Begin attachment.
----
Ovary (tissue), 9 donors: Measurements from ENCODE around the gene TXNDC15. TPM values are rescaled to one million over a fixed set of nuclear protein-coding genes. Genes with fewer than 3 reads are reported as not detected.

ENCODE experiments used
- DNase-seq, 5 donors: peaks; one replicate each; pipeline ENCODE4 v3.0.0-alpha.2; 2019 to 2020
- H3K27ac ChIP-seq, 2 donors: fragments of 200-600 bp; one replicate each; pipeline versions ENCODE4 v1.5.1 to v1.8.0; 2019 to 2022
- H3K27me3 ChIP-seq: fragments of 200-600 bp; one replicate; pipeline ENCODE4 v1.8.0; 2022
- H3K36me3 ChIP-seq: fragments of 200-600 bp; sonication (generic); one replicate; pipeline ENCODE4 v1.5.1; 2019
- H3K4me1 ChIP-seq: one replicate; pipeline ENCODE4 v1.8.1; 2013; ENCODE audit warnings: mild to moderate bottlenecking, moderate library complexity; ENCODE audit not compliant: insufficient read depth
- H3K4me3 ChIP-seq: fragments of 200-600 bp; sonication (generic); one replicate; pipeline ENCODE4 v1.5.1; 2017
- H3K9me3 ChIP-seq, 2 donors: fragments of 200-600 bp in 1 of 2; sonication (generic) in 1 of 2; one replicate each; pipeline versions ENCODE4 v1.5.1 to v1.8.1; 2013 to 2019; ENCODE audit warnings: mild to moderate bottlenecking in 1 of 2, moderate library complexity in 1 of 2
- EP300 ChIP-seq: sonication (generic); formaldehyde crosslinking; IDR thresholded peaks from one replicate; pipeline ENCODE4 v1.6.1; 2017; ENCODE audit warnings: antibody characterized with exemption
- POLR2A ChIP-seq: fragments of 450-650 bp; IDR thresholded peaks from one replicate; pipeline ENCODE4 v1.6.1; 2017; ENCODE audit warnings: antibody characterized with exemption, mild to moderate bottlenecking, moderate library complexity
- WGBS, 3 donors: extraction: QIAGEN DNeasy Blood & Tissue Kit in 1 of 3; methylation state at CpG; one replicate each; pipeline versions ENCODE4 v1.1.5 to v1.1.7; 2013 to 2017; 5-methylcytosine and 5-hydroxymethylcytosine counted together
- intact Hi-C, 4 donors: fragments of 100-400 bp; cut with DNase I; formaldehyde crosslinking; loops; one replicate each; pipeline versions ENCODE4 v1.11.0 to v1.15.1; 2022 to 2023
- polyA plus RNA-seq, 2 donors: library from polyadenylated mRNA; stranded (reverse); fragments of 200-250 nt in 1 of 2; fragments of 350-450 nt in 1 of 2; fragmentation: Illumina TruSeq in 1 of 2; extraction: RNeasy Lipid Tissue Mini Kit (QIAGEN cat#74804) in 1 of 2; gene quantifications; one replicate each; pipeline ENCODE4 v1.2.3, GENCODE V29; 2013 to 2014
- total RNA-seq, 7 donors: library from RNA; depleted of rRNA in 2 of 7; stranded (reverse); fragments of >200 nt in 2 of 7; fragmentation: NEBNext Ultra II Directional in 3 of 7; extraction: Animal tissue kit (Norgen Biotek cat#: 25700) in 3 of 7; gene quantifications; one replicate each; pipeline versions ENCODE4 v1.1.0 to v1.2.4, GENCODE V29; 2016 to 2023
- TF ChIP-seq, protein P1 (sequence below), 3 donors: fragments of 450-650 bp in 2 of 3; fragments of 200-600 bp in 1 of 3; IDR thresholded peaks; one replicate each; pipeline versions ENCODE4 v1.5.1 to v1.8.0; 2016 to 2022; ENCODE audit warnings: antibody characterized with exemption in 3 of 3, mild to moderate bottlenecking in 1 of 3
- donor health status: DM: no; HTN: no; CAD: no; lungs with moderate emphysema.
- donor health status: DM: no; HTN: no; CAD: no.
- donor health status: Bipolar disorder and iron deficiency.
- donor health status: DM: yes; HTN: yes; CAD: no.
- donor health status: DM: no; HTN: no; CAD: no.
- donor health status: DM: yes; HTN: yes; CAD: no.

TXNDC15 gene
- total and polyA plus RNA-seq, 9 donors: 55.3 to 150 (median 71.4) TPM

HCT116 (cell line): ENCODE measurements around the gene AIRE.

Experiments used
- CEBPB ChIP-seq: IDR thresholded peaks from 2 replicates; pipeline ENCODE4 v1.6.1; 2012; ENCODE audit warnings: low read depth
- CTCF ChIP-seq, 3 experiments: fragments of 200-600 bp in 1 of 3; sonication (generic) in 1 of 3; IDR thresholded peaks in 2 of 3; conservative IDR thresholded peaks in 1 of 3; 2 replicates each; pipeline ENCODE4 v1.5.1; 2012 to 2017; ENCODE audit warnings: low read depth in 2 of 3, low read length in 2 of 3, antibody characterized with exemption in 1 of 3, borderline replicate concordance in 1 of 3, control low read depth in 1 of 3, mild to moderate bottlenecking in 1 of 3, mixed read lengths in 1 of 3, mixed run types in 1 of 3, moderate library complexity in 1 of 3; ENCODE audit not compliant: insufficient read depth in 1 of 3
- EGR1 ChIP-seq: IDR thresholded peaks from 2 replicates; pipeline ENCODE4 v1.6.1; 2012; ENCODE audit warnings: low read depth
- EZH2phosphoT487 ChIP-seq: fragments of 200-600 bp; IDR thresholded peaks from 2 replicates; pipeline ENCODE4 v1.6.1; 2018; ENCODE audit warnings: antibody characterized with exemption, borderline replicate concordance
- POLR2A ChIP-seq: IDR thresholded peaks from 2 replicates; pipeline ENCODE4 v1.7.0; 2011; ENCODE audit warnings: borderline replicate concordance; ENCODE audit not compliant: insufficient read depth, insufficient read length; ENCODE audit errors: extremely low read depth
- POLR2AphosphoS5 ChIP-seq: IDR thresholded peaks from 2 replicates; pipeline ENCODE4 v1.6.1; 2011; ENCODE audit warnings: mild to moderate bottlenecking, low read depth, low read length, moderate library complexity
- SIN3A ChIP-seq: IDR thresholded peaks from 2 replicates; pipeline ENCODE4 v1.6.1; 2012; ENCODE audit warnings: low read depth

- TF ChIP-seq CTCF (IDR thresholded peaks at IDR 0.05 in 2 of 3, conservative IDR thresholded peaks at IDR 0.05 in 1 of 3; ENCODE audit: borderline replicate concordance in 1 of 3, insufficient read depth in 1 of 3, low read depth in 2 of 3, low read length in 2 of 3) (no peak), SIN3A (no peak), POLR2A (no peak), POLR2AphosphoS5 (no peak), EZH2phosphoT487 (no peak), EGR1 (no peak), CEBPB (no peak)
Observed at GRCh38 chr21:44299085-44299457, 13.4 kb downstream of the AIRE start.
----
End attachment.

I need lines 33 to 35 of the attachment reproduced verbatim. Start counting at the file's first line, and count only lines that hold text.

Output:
- SIN3A ChIP-seq: IDR thresholded peaks from 2 replicates; pipeline ENCODE4 v1.6.1; 2012; ENCODE audit warnings: low read depth

- TF ChIP-seq CTCF (IDR thresholded peaks at IDR 0.05 in 2 of 3, conservative IDR thresholded peaks at IDR 0.05 in 1 of 3; ENCODE audit: borderline replicate concordance in 1 of 3, insufficient read depth in 1 of 3, low read depth in 2 of 3, low read length in 2 of 3) (no peak), SIN3A (no peak), POLR2A (no peak), POLR2AphosphoS5 (no peak), EZH2phosphoT487 (no peak), EGR1 (no peak), CEBPB (no peak)
Observed at GRCh38 chr21:44299085-44299457, 13.4 kb downstream of the AIRE start.